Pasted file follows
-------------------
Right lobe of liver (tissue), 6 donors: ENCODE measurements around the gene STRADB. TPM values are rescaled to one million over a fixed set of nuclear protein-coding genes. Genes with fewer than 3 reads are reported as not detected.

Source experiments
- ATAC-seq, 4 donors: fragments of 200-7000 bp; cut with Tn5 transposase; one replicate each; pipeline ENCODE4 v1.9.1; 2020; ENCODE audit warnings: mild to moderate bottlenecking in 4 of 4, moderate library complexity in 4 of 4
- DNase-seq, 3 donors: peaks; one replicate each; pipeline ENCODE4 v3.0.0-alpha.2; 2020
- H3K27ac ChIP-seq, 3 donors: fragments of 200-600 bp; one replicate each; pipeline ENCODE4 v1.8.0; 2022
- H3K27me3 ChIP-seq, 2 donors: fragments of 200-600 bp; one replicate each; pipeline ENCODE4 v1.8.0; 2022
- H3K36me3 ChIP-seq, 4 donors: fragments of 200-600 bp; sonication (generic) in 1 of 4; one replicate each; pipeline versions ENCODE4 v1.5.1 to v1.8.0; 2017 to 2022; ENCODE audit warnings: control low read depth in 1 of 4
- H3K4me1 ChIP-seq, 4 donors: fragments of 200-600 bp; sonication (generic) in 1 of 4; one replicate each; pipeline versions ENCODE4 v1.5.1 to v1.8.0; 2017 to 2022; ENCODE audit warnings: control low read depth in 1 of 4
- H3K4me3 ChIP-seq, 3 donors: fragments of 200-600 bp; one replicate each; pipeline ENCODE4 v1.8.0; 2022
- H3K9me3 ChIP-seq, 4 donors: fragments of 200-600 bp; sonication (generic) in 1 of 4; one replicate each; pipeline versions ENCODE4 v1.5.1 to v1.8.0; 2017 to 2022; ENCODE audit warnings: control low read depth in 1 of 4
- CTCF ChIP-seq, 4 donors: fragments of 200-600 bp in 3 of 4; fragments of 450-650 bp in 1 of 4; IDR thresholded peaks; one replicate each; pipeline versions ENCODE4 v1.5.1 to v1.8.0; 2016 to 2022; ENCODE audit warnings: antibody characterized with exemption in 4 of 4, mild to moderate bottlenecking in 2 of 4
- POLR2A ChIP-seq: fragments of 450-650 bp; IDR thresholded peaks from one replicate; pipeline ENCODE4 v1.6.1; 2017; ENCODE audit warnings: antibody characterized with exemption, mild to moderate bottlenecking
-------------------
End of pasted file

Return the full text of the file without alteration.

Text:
Right lobe of liver (tissue), 6 donors: ENCODE measurements around the gene STRADB. TPM values are rescaled to one million over a fixed set of nuclear protein-coding genes. Genes with fewer than 3 reads are reported as not detected.

Source experiments
- ATAC-seq, 4 donors: fragments of 200-7000 bp; cut with Tn5 transposase; one replicate each; pipeline ENCODE4 v1.9.1; 2020; ENCODE audit warnings: mild to moderate bottlenecking in 4 of 4, moderate library complexity in 4 of 4
- DNase-seq, 3 donors: peaks; one replicate each; pipeline ENCODE4 v3.0.0-alpha.2; 2020
- H3K27ac ChIP-seq, 3 donors: fragments of 200-600 bp; one replicate each; pipeline ENCODE4 v1.8.0; 2022
- H3K27me3 ChIP-seq, 2 donors: fragments of 200-600 bp; one replicate each; pipeline ENCODE4 v1.8.0; 2022
- H3K36me3 ChIP-seq, 4 donors: fragments of 200-600 bp; sonication (generic) in 1 of 4; one replicate each; pipeline versions ENCODE4 v1.5.1 to v1.8.0; 2017 to 2022; ENCODE audit warnings: control low read depth in 1 of 4
- H3K4me1 ChIP-seq, 4 donors: fragments of 200-600 bp; sonication (generic) in 1 of 4; one replicate each; pipeline versions ENCODE4 v1.5.1 to v1.8.0; 2017 to 2022; ENCODE audit warnings: control low read depth in 1 of 4
- H3K4me3 ChIP-seq, 3 donors: fragments of 200-600 bp; one replicate each; pipeline ENCODE4 v1.8.0; 2022
- H3K9me3 ChIP-seq, 4 donors: fragments of 200-600 bp; sonication (generic) in 1 of 4; one replicate each; pipeline versions ENCODE4 v1.5.1 to v1.8.0; 2017 to 2022; ENCODE audit warnings: control low read depth in 1 of 4
- CTCF ChIP-seq, 4 donors: fragments of 200-600 bp in 3 of 4; fragments of 450-650 bp in 1 of 4; IDR thresholded peaks; one replicate each; pipeline versions ENCODE4 v1.5.1 to v1.8.0; 2016 to 2022; ENCODE audit warnings: antibody characterized with exemption in 4 of 4, mild to moderate bottlenecking in 2 of 4
- POLR2A ChIP-seq: fragments of 450-650 bp; IDR thresholded peaks from one replicate; pipeline ENCODE4 v1.6.1; 2017; ENCODE audit warnings: antibody characterized with exemption, mild to moderate bottlenecking